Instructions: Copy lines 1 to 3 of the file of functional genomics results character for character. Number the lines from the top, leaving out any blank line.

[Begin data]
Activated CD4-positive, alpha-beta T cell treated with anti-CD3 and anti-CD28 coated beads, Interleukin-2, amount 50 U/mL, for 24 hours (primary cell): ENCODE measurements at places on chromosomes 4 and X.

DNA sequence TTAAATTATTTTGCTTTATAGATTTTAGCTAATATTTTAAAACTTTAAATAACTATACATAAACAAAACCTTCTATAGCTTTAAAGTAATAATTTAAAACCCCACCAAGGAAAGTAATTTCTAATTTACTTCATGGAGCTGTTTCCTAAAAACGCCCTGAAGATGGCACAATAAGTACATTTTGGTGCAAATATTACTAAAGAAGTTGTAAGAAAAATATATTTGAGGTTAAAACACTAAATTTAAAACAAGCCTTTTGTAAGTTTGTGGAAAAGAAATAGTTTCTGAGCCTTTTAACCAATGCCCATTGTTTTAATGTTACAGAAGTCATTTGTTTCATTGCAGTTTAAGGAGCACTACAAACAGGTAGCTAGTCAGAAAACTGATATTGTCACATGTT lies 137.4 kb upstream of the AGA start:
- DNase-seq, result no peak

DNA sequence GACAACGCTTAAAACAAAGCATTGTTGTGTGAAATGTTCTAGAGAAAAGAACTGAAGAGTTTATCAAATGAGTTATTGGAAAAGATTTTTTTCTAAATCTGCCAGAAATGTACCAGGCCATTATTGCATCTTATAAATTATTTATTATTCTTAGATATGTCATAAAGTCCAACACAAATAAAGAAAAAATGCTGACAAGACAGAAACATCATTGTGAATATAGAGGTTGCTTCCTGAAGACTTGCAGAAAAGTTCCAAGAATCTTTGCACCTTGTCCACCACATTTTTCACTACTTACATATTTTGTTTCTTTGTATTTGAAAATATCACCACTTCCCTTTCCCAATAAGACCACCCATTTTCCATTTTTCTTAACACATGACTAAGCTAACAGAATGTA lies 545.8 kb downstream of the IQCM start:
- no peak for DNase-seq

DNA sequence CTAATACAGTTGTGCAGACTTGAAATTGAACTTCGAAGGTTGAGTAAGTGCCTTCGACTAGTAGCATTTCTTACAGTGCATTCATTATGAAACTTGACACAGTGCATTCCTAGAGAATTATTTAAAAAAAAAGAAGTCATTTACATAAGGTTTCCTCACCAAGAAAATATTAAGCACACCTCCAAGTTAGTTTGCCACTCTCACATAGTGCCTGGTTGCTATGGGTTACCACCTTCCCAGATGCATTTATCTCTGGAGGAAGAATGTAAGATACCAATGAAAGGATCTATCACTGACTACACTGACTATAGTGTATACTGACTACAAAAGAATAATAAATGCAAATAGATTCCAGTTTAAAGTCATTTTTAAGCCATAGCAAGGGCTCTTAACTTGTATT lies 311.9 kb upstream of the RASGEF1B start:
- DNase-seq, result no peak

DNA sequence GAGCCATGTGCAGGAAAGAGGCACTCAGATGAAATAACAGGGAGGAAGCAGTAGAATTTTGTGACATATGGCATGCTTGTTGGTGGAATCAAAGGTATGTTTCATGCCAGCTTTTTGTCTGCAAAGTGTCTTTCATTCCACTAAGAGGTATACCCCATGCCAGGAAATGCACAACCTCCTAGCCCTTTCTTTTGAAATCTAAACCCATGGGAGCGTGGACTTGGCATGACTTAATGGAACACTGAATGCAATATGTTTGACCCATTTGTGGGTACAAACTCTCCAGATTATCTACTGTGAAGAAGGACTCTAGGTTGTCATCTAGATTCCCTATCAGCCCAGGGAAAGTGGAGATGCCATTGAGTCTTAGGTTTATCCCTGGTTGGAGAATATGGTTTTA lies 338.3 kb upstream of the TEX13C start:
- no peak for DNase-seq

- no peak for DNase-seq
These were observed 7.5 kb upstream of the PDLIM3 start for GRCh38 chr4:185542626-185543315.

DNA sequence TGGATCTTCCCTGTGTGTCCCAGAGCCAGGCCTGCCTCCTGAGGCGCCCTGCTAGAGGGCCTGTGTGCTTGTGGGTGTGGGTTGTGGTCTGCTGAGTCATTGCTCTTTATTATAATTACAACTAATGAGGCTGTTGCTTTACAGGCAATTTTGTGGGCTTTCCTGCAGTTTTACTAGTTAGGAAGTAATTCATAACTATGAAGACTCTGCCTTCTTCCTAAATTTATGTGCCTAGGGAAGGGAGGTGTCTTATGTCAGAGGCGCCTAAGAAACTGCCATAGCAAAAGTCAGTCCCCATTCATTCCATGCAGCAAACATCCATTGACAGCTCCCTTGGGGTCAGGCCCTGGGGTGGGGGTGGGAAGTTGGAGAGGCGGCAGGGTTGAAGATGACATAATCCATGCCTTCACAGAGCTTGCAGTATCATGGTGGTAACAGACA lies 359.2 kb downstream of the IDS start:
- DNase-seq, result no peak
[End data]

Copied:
Activated CD4-positive, alpha-beta T cell treated with anti-CD3 and anti-CD28 coated beads, Interleukin-2, amount 50 U/mL, for 24 hours (primary cell): ENCODE measurements at places on chromosomes 4 and X.

DNA sequence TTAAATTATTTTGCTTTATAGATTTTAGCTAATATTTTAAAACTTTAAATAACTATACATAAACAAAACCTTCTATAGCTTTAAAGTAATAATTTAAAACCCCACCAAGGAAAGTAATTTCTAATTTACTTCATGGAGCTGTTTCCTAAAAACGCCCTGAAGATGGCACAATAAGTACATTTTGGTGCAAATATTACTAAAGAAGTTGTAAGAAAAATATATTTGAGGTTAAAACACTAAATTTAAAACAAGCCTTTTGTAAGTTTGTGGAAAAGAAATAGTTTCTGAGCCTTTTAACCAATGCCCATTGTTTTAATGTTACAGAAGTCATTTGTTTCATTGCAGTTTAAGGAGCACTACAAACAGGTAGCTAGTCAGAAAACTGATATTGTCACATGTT lies 137.4 kb upstream of the AGA start:
- DNase-seq, result no peak